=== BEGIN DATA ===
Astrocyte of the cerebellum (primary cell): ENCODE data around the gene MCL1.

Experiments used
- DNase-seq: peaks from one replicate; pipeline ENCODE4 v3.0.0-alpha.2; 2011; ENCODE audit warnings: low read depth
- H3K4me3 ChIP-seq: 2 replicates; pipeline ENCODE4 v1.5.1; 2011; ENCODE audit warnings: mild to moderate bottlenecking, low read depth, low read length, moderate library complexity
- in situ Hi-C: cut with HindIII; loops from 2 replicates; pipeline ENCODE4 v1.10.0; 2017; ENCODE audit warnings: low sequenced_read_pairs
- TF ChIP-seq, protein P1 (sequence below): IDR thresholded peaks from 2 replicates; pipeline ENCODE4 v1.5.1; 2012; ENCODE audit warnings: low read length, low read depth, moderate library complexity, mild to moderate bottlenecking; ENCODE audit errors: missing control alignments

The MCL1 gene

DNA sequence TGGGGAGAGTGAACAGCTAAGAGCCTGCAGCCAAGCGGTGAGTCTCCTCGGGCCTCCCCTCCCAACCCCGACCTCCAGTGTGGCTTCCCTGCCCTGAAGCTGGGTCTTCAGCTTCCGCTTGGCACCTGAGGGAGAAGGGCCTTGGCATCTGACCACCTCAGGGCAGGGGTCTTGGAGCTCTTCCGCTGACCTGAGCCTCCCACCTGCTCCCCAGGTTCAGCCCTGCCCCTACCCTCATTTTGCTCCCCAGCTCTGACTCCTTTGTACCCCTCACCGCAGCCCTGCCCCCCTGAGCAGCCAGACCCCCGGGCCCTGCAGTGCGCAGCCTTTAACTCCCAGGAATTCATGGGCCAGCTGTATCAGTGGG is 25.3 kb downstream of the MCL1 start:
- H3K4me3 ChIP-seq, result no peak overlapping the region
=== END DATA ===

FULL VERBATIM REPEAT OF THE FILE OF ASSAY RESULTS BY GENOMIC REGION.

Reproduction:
Astrocyte of the cerebellum (primary cell): ENCODE data around the gene MCL1.

Experiments used
- DNase-seq: peaks from one replicate; pipeline ENCODE4 v3.0.0-alpha.2; 2011; ENCODE audit warnings: low read depth
- H3K4me3 ChIP-seq: 2 replicates; pipeline ENCODE4 v1.5.1; 2011; ENCODE audit warnings: mild to moderate bottlenecking, low read depth, low read length, moderate library complexity
- in situ Hi-C: cut with HindIII; loops from 2 replicates; pipeline ENCODE4 v1.10.0; 2017; ENCODE audit warnings: low sequenced_read_pairs
- TF ChIP-seq, protein P1 (sequence below): IDR thresholded peaks from 2 replicates; pipeline ENCODE4 v1.5.1; 2012; ENCODE audit warnings: low read length, low read depth, moderate library complexity, mild to moderate bottlenecking; ENCODE audit errors: missing control alignments

The MCL1 gene

DNA sequence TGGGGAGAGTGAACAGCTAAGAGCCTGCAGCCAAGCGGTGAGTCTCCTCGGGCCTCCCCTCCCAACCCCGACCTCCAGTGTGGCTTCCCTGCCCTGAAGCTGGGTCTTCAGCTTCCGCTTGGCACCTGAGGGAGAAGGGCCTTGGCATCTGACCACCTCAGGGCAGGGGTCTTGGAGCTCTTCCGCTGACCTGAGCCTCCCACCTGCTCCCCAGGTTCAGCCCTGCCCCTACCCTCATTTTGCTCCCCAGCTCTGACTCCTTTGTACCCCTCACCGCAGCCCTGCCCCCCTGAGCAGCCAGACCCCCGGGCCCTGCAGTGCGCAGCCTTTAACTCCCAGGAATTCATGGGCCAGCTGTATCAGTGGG is 25.3 kb downstream of the MCL1 start:
- H3K4me3 ChIP-seq, result no peak overlapping the region